Fulbrighters engage in cutting-edge research and expand their professional networks, often laying the groundwork for future institutional partnerships targeting the challenges facing their communities and the world. Upon returning to their home countries, institutions, labs and classrooms, they share their stories and become advocates of international exchange, inviting foreign scholars to campus and encouraging colleagues and students to go abroad. As Fulbright Scholar alumni, their careers are enriched by joining a network of thousands of esteemed scholars, many of whom are leaders in their fields. Fulbright alumni include 61 Nobel Prize laureates, 89 Pulitzer Prize recipients and 40 who have served as a head of state or government.
“We are extremely proud of our four Fulbright Scholar Award recipients,” said Martin Kagel, associate provost for global engagement, “whose projects in Asia, Europe and South America underscore the global reach of the University of Georgia’s research endeavors. Their success in securing support from the United States’ flagship program of academic exchange is a testament to the quality of their scholarship and its relevance in a global context.”
The University of Georgia held a ribbon-cutting ceremony to celebrate the completion of the second phase of the Interdisciplinary Science, Technology, Engineering and Math (I-STEM) Research Complex on Wednesday, Aug. 24.
The 101,000-square-foot, $64 million I-STEM Research Building 2, which was funded by a combination of university and state funds, will support collaborative research in chemistry, engineering and other scientific disciplines. The building features three levels of flexible, open lab space as well as an 88-seat classroom. It will be home to dozens of faculty and graduate students working in STEM fields.
Paired with Building 1, which opened last fall, the completed I-STEM Research Complex adds more than 200,000 square feet of new space for research and instruction.
“The completion of this facility brings us a step closer to fulfilling a multiyear capital plan to build, renovate and modernize hundreds of thousands of square feet devoted to research and innovation on our campus,” said UGA President Jere W. Morehead. “We are very grateful for the strong support of the Governor, the Georgia General Assembly and the Board of Regents which made this project possible.”
The University of Georgia is committed to operational sustainability and energy conservation. With unprecedented increases in energy costs, these efforts are more critical than ever.
Despite adding over 500,000 square feet of conditioned space, including I-STEM Research Building 1, the Butts-Mehre Heritage Hall Expansion and the Porcelain and Decorative Arts Museum, Discovery and Inspiration Garden, overall campus energy consumption increased only by a combined 3% between fiscal year 2021 and fiscal year 2022.
Even with extensive conservation efforts, energy costs for the university (including electricity, natural gas, water and sewer) increased by 37% during that same period. They’re expected to jump an additional 51% in fiscal year 2023.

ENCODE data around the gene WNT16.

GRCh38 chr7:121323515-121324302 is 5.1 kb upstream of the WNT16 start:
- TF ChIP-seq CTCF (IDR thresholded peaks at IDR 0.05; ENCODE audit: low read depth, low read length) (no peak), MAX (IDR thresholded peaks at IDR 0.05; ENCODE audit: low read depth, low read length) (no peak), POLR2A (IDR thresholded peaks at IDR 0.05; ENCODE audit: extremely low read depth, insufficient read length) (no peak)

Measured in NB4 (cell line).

UGA is implementing several strategies to combat rising costs and increase efficiencies around campus. Individual efforts from the campus community also play a major role in UGA’s conservation and sustainability initiatives.
Reduced energy use on campus also directly results in improved air quality in Georgia and lessened environmental impacts across the state. These focused efforts will support UGA’s continued commitment to conservation and sustainability, especially during extreme weather conditions.
The University of Georgia won three awards in the 2022 Council for Advancement and Support of Education’s Circle of Excellence Awards competition, recognizing the best education and nonprofit marketing and communications programs across the world.
Among more than 4,500 entries from 636 institutions in nearly 30 countries, UGA was recognized with two gold awards and a silver for a variety of projects including a local community impact campaign, the UGA Mentor Program and Georgia Magazine.
CASE is a global association of educational and nonprofit institutions that focuses on best practices in the field of advancement and hosts an annual award competition for higher education, postsecondary and nonprofit institutions.
For 50 years, students have gathered at the same time, in the same location, nearly every Friday, to renew a grand University of Georgia tradition: drinking coffee.
On Friday, Aug. 19, UGA will celebrate the 50th anniversary of International Coffee Hour. The anniversary celebration will take place from 11:30 a.m. to 1 p.m. on Reed Quad, and the event will continue at its traditional location in the Memorial Hall Ballroom each Friday after that.
Started in 1972 and continuing each Friday of the fall and spring semesters, UGA’s International Coffee Hour is one of the longest running programs of its kind in the U.S. Free to attend, the program offers a unique experience to engage in conversation with people of different cultures and backgrounds. Typically, several hundred students attend International Coffee Hour each week.
For the celebration event, Coffee Hour moves to Reed Quad, just outside its typical location in the Memorial Hall Ballroom. Maddie Martin, a graduate assistant with ISL, said the event will be a very scaled up version of Coffee Hour as part of Welcome UGA programs.
To honor the occasion, ISL has partnered with Jittery Joe’s to launch an International Coffee Hour specialty blend. Jittery Joe’s will be on site at the celebration to provide tastings and discuss the thought that went into creating the blend. Proceeds from the sales of the specialty blend will raise money for the International Student Support Fund.